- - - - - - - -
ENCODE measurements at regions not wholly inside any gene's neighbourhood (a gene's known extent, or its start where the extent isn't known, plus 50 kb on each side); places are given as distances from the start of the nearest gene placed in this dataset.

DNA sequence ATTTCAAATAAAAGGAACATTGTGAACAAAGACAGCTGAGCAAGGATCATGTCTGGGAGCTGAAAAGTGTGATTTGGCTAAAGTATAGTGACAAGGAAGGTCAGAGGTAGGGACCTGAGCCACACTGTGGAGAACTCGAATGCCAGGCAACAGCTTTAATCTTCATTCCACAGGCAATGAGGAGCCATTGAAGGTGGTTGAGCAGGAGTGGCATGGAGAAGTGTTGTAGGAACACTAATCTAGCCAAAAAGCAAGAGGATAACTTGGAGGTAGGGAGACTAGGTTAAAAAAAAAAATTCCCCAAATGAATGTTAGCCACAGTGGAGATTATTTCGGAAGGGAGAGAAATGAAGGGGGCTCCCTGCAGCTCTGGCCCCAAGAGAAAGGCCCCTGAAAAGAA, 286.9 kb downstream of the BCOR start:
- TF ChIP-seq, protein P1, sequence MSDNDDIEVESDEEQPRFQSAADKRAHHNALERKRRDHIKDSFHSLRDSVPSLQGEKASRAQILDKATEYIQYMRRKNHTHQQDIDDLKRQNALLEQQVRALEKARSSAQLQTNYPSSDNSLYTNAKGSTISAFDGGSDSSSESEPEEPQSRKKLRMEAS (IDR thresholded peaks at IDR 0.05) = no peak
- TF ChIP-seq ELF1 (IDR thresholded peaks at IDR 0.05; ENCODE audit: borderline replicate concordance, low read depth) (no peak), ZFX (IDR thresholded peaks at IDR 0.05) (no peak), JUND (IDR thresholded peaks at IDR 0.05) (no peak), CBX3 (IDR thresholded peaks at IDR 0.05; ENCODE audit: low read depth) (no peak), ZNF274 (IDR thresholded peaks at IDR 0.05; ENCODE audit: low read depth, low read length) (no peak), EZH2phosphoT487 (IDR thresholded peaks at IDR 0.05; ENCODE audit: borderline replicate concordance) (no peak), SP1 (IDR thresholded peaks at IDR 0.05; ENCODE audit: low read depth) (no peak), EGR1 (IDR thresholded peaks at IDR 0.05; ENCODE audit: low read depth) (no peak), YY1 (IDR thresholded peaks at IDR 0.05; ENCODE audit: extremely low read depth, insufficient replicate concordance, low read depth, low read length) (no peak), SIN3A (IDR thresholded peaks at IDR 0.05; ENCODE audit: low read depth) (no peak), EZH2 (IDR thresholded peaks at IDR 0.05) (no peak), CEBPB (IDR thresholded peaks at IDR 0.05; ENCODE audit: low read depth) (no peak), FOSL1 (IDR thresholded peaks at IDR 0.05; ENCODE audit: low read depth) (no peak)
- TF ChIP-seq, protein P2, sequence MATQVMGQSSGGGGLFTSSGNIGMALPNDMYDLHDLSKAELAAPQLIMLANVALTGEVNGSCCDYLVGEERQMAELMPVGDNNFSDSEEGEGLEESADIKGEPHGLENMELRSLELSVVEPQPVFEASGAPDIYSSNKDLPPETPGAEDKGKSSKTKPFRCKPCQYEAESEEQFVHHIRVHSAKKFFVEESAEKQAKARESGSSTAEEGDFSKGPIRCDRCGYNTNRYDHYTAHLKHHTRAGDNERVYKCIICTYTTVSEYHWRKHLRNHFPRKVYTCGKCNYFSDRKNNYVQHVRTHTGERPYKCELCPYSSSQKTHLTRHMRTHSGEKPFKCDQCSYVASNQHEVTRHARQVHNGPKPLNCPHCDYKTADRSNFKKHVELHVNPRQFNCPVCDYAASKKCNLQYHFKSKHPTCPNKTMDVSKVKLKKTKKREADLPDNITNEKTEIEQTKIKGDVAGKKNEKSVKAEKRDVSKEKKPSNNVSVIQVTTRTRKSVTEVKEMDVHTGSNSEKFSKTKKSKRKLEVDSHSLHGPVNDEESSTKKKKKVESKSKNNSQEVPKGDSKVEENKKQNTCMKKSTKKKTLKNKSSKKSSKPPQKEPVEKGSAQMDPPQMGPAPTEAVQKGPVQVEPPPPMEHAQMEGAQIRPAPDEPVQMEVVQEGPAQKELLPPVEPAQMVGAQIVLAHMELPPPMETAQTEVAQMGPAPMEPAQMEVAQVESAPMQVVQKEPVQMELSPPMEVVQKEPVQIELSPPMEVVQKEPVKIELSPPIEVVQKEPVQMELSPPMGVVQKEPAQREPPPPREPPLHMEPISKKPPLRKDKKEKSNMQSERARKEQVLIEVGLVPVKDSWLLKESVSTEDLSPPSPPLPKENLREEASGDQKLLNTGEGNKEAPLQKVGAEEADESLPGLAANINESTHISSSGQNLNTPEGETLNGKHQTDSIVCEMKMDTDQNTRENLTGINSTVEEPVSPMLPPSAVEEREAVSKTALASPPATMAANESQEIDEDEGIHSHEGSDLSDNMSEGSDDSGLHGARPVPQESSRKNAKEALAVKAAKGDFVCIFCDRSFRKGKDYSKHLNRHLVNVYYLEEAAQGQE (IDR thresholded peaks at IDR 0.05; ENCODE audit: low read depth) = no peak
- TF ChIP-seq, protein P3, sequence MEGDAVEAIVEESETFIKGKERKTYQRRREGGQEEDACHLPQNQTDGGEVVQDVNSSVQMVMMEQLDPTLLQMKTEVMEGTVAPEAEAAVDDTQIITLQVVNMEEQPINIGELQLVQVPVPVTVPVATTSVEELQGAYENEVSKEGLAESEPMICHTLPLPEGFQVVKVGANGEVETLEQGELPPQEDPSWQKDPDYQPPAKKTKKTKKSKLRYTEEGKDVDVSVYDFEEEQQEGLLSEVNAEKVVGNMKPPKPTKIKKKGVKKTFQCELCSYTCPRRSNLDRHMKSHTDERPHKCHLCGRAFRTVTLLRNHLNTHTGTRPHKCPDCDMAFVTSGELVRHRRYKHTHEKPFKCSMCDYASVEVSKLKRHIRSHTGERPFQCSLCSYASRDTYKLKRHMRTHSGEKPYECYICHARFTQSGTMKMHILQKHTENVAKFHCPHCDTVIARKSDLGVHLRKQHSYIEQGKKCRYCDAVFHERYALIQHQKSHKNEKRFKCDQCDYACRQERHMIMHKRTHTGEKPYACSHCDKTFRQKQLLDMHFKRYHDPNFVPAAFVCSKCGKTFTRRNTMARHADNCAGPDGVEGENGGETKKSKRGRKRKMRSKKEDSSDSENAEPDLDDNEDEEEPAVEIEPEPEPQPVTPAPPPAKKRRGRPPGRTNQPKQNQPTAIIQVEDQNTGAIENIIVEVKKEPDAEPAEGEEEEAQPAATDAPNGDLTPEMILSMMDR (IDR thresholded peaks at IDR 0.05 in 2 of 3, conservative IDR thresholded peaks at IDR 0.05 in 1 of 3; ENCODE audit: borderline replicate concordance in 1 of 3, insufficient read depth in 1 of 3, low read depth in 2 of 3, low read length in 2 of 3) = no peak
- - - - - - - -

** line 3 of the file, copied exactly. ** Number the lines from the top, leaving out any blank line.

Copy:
- TF ChIP-seq, protein P1, sequence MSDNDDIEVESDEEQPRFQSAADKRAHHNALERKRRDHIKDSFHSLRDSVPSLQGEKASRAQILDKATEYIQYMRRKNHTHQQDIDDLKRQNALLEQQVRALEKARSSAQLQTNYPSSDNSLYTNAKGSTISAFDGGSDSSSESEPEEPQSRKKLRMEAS (IDR thresholded peaks at IDR 0.05) = no peak